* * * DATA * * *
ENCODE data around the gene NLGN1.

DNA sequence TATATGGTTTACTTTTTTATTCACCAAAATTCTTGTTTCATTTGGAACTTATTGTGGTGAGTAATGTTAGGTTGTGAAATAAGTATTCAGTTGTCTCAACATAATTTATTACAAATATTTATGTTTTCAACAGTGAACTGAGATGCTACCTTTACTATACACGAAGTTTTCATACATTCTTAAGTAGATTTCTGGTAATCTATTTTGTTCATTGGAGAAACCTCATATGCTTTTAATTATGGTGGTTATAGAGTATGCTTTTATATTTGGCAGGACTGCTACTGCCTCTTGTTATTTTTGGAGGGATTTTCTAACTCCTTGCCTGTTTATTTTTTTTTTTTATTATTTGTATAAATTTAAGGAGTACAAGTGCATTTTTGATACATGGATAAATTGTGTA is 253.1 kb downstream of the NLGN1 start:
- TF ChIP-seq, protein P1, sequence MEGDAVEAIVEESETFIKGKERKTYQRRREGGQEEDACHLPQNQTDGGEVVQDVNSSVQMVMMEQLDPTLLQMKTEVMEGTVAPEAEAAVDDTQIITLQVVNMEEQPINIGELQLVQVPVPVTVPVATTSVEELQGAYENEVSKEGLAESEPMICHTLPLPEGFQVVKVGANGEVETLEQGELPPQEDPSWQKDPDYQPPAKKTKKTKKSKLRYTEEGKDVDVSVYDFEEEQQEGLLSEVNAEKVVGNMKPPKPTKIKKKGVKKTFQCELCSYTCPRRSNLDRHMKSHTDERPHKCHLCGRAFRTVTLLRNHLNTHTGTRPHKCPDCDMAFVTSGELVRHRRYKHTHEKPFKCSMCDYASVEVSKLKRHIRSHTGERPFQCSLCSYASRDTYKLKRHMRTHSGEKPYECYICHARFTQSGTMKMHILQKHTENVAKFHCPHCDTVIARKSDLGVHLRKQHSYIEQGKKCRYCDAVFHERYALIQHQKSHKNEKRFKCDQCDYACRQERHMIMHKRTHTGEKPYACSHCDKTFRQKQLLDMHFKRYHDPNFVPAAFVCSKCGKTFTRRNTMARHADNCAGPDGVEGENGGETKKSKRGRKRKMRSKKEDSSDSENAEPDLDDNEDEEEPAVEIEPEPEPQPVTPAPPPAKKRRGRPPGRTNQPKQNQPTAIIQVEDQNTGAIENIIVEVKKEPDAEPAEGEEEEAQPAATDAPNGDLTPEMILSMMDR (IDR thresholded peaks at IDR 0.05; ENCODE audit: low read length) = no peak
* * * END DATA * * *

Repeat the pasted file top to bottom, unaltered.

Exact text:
ENCODE data around the gene NLGN1.

DNA sequence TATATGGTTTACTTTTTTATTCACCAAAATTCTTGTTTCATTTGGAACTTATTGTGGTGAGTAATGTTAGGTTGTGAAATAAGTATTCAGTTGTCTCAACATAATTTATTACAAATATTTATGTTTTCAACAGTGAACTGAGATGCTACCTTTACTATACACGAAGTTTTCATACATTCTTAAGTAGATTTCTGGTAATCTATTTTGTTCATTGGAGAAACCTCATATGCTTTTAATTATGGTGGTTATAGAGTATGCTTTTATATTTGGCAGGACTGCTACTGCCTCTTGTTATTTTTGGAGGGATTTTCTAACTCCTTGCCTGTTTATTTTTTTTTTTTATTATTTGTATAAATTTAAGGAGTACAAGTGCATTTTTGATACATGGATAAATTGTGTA is 253.1 kb downstream of the NLGN1 start:
- TF ChIP-seq, protein P1, sequence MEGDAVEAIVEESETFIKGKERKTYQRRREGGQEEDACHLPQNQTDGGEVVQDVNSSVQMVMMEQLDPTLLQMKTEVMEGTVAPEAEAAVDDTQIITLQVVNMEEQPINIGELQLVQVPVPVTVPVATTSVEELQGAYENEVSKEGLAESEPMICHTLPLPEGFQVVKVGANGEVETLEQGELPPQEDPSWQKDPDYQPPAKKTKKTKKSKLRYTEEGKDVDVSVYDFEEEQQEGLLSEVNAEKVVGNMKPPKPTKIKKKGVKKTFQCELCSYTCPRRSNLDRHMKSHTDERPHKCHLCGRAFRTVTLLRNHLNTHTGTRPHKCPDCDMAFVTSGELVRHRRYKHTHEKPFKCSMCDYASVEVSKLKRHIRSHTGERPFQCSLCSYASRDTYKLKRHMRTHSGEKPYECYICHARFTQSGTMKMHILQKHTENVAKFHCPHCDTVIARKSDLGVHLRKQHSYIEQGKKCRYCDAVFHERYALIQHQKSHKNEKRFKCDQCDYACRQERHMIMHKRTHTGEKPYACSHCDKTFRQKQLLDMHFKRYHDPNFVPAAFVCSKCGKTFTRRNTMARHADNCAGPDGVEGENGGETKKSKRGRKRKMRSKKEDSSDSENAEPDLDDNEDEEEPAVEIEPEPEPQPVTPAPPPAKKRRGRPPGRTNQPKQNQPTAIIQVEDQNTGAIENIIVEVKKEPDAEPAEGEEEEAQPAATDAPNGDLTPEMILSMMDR (IDR thresholded peaks at IDR 0.05; ENCODE audit: low read length) = no peak